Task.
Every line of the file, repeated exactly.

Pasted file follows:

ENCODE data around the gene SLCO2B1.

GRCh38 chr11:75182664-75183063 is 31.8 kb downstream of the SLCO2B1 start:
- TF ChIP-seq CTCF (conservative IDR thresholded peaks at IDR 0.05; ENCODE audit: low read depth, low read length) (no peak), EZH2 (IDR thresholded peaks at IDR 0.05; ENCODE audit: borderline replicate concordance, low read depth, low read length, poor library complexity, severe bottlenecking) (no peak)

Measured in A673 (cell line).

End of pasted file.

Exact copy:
ENCODE data around the gene SLCO2B1.

GRCh38 chr11:75182664-75183063 is 31.8 kb downstream of the SLCO2B1 start:
- TF ChIP-seq CTCF (conservative IDR thresholded peaks at IDR 0.05; ENCODE audit: low read depth, low read length) (no peak), EZH2 (IDR thresholded peaks at IDR 0.05; ENCODE audit: borderline replicate concordance, low read depth, low read length, poor library complexity, severe bottlenecking) (no peak)

Measured in A673 (cell line).